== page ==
The compensation committee approved loans of more than $400 million to the CEO to prevent him selling his Worldcom stock to meet margin calls on his securities account, which would have resulted in the stock price falling further. He used his Worldcom stock to secure loans for other external business activities. Not only is providing loans to executives questionable the board didn’t question the size of the loans or his time commitments in managing the business. Senior management were granted lucrative stock options so there was a greed culture within Worldcom as some executives had done very nicely out of them.

The audit committee did not have a work plan with the internal and external auditors to facilitate proper monitoring and oversight and had initially not acted when the fraud was discovered.

The Internal audit team were under resourced and under qualified to carry out their responsibilities effectively and were not independent of management as they were diverted away from their auditing responsibilities to look at cost savings and efficiencies by management.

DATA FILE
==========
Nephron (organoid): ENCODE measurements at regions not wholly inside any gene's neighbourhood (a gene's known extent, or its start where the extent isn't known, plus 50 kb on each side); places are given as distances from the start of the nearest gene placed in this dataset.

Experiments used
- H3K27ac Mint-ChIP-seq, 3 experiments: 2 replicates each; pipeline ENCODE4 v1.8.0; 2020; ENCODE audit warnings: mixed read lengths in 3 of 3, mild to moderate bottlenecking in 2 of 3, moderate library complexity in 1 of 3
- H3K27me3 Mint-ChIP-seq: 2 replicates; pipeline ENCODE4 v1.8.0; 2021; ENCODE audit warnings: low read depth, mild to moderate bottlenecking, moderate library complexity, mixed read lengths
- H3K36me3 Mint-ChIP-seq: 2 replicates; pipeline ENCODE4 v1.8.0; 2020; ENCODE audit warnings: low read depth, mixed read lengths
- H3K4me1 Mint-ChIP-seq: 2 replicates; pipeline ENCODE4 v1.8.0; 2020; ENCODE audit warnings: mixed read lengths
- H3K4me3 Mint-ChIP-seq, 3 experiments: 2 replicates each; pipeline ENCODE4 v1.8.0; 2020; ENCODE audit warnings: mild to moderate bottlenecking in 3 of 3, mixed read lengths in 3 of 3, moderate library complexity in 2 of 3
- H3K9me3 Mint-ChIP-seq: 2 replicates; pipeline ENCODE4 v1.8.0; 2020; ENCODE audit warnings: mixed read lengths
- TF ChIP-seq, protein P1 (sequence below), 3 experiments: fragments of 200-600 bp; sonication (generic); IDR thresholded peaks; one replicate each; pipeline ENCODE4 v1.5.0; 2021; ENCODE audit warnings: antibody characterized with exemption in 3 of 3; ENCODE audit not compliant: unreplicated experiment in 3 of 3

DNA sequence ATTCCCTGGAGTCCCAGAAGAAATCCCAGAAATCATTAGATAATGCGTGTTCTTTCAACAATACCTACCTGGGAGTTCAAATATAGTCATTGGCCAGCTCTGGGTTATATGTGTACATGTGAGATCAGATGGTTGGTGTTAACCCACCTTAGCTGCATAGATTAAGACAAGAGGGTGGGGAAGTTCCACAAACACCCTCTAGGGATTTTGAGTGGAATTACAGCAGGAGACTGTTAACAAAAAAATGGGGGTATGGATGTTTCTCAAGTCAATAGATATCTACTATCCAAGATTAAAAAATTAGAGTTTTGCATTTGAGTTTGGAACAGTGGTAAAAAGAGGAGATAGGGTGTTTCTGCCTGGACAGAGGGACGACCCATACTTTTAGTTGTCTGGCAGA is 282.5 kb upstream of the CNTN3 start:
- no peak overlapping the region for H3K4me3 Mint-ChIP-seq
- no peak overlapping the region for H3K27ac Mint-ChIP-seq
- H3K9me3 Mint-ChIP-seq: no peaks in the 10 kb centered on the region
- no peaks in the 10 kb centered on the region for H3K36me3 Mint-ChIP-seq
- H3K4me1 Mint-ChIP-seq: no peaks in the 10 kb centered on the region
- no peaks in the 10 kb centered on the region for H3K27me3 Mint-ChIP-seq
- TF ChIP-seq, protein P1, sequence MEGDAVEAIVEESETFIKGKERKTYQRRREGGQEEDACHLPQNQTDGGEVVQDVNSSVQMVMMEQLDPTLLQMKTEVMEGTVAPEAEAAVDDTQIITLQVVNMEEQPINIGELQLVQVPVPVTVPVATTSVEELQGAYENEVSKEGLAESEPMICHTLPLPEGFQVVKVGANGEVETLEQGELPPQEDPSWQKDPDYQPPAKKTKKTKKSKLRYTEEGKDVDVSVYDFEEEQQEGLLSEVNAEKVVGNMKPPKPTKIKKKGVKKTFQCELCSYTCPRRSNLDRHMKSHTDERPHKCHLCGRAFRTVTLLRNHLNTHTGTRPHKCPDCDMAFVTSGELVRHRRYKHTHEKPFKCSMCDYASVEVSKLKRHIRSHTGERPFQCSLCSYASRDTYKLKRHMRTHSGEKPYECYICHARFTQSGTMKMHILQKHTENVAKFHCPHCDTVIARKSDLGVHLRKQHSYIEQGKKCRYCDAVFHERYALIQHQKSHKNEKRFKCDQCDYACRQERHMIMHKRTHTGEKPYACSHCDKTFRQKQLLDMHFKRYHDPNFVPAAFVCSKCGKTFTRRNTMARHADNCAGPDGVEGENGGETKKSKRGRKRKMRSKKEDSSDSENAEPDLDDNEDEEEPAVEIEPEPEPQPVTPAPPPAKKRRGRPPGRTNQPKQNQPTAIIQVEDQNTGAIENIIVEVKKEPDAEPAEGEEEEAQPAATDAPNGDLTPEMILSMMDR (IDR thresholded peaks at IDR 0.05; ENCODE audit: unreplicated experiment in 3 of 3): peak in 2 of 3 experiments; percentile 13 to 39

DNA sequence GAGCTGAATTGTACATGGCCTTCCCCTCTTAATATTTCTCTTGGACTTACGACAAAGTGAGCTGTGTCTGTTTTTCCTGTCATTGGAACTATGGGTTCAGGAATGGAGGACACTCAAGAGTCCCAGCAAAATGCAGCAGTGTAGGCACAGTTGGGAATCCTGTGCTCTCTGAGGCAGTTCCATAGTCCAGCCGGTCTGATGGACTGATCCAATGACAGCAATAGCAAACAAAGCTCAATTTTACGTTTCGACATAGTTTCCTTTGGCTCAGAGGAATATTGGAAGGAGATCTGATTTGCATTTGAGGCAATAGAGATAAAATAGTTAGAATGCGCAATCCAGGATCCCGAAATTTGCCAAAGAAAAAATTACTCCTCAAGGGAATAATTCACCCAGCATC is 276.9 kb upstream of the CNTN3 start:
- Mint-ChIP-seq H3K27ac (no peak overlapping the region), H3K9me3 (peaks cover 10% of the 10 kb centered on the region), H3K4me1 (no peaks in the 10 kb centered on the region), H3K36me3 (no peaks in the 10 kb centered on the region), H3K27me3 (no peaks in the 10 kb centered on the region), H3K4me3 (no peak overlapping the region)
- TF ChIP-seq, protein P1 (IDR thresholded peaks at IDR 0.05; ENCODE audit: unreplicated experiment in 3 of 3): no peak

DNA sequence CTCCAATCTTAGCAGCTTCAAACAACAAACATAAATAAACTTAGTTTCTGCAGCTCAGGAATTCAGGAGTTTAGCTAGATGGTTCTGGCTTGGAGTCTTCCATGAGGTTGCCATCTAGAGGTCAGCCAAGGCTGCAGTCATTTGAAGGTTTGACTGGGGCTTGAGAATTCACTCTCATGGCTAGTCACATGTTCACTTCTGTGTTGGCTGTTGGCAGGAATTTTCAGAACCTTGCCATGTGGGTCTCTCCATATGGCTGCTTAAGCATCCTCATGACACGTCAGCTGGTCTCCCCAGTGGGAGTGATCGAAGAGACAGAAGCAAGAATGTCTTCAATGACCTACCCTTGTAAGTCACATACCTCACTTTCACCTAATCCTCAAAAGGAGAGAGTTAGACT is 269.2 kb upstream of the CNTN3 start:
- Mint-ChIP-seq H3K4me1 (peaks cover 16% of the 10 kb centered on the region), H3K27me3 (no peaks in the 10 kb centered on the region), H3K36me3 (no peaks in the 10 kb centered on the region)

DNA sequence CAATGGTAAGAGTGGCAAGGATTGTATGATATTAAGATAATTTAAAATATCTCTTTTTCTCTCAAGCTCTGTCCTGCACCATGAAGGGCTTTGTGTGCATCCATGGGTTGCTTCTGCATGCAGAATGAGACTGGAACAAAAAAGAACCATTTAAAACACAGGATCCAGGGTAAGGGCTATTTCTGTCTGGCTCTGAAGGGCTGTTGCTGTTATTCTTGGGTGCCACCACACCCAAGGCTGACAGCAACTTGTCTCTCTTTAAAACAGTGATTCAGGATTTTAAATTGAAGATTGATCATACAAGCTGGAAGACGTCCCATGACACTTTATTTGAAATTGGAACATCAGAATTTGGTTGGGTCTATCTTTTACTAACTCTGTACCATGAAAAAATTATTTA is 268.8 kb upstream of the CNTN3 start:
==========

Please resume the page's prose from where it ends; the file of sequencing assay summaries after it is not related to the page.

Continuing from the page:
If whistleblowing protection had been in place would the issues at Worldcom have been discovered sooner?

Has Sarbanes-Oxley Act reduced the number of accounting scandals in the US?

As a result of the Enron and Worldcom and other scandals, Sarbanes-Oxley Act was passed by congress in 2002 to mandate certain practices in financial record keeping and reporting for corporations.

Unfortunately, the scandals have continued:

  • Freddie Mac (2003) – $5 billion earnings misstated
  • AIG (2005) – $4 billion accounting fraud
  • Lehman Brothers (2008) – $50 billion of loans hidden